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Brooklyn’s Wonderville hosts video game telethon to stay open and defeat pandemic

Wonderville owner Mark Kleback plays "Particle Mace" on Friday, Dec. 4.
Photos by Alex Mitchell

Calling all gamers – you now have the chance to become a hero for one of Brooklyn’s most unique small businesses. 

Wonderville, an independent arcade and bar in Bushwick, is entering every cheat code it can find to overcome COVID-19’s disadvantages with a virtual, gaming fundraiser on Sunday, Dec. 20 from noon until midnight designed to keep the games going.

Streaming on Twitch with the partnership of nonprofit Death By Audio, this fundraiser is much more than just a virtual game-a-thon. There will also be live concerts streamed in a customized Minecraft world, interviews with game developers and arcade booth creators, and an appearance by local state senator Julia Salazar.

The Minecraft “Wonderverse” virtual concert hall to be used on Sunday, December 20.

Wonderville owner and Death By Audio board member Mark Kleback is no stranger to this kind of crowdsourcing. That’s how he opened the art space to house independently created games in May 2019.

“The first eight months were great,” Kleback said, adding that Wonderville was on its way to being debt free before COVID-19 happened.

All things considered, Kleback says his arcade space has been relatively fortunate to survive up this point, thanks in part to a fiercely loyal community of patrons and creative ways to both socially distance and sanitize games, such as utilizing backyard space for arcade booths.

Now, however, the arcade’s survival comes down to more than just creative layout.

The goal now is to raise $30,000 for half a year’s rent via the gamer telethon, an ambition that’s already been 14 percent accomplished from early donations, the owner told.

More than aiding the one-of-a-kind bar through a universally turbulent time, donations will also be going to keep these games in a public space as opposed to being circulated around the nation in temporary exhibits.

Wonderville’s collection is a non-commercial one, so there’s no Pac Man or Street Fighter machines. The arcade instead boasts exclusive and independently made booths – such as VEC9.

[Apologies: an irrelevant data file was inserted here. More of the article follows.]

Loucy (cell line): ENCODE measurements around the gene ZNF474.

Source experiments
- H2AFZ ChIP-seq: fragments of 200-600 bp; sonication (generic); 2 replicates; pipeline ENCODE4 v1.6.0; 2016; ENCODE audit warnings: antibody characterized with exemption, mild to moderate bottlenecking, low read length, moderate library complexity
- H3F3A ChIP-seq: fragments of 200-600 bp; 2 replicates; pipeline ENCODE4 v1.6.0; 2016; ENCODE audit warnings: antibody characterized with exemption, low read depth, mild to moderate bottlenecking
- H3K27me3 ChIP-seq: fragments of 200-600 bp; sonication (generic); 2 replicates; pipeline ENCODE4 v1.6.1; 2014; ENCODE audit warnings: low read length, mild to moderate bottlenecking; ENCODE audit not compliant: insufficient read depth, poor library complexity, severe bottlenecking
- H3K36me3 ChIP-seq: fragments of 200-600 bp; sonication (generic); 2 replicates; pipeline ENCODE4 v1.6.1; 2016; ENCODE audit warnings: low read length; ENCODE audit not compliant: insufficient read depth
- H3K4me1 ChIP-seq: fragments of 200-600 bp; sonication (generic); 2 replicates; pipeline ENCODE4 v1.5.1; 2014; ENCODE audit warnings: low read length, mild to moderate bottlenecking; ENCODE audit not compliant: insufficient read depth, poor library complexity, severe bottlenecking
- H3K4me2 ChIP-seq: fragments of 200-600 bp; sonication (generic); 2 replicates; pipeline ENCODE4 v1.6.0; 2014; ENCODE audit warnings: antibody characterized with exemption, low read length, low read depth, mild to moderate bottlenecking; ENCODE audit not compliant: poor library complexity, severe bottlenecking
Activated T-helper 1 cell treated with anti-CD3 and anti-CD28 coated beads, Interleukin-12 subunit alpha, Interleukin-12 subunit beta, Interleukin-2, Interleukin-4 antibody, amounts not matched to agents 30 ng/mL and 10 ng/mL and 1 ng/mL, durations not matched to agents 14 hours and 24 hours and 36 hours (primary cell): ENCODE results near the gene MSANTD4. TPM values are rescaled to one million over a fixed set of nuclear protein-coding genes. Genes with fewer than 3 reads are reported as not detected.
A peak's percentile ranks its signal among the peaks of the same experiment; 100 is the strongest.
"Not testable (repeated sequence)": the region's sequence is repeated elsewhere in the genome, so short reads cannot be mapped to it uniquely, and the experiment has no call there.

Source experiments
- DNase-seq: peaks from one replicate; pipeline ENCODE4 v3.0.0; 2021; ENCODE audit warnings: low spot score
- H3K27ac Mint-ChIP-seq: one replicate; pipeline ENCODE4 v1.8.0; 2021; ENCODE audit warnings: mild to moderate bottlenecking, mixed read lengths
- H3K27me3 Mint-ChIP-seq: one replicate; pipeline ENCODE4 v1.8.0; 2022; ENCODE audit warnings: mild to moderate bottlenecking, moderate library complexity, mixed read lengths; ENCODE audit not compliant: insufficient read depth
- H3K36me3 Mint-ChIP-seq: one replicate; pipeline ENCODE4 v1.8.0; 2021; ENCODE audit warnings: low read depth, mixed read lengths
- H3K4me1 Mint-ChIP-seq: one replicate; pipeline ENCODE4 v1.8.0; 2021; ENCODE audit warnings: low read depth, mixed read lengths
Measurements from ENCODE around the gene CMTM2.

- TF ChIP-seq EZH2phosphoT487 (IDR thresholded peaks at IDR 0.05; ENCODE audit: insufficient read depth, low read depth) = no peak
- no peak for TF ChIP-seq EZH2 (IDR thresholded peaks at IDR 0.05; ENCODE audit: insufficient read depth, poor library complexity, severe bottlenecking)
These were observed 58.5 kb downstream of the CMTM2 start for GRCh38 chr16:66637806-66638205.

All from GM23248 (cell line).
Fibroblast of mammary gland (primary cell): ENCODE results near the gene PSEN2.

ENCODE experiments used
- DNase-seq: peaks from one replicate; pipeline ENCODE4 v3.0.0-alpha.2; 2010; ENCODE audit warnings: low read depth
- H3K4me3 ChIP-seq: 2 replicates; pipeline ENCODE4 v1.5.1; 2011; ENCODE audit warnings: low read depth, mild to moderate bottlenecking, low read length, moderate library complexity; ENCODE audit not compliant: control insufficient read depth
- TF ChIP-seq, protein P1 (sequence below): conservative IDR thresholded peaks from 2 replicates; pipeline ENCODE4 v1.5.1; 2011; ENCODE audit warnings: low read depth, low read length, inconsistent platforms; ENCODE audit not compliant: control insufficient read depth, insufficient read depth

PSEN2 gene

VEC9, a fighter pilot arcade game inside Wonderville.

This brings a whole new dimension to fighter pilot games. One plays as a 1980s Soviet Union bomber attacking American airspace in a three-level affair from San Francisco to Chicago, and then finally New York to drop the big one using an array of lifelike controls.

Its super-realistic controls were designed by programers who had previously worked for Lockheed Martin, and its only one of two VEC9 booths still in existence.

Other less hostile but fun games include the highly competitive motorcycle runner game Black Emperor (which Kleback will be drumming the theme of during the fundraiser) and Particle Mace, a staple multiplayer game inside of Wonderville. 

An overhead look at the now socially distanced arcade Wonderville.

These aren’t the kinds of games that can be simply downloaded and played on a couch; they’re something that can only be accessed inside of the Bushwick gamer haven — just as Kleback intended.

As a child of the 1980s golden age of arcades, Kleback wanted to bring back such an “in person experience” to the gaming world, which has turned into gamers utilizing mostly living headsets to play interactive games such as Fortnite.

But Wonderville offers more interactivity than just a gaming platform, as a patron understands from the second they enter the front door — which is a video game in and of itself.

Now, it’s up to the virtual world to help Wonderville power up and beat COVID-19 on its last life.

Wonderville is located at 1186 Broadway, Bushwick, Brooklyn, it’s COVID-19 hours are from 5 to 10 p.m. on Tuesday to Sunday. Visit deathbyaudioarcade.com/fundraiser for further information.

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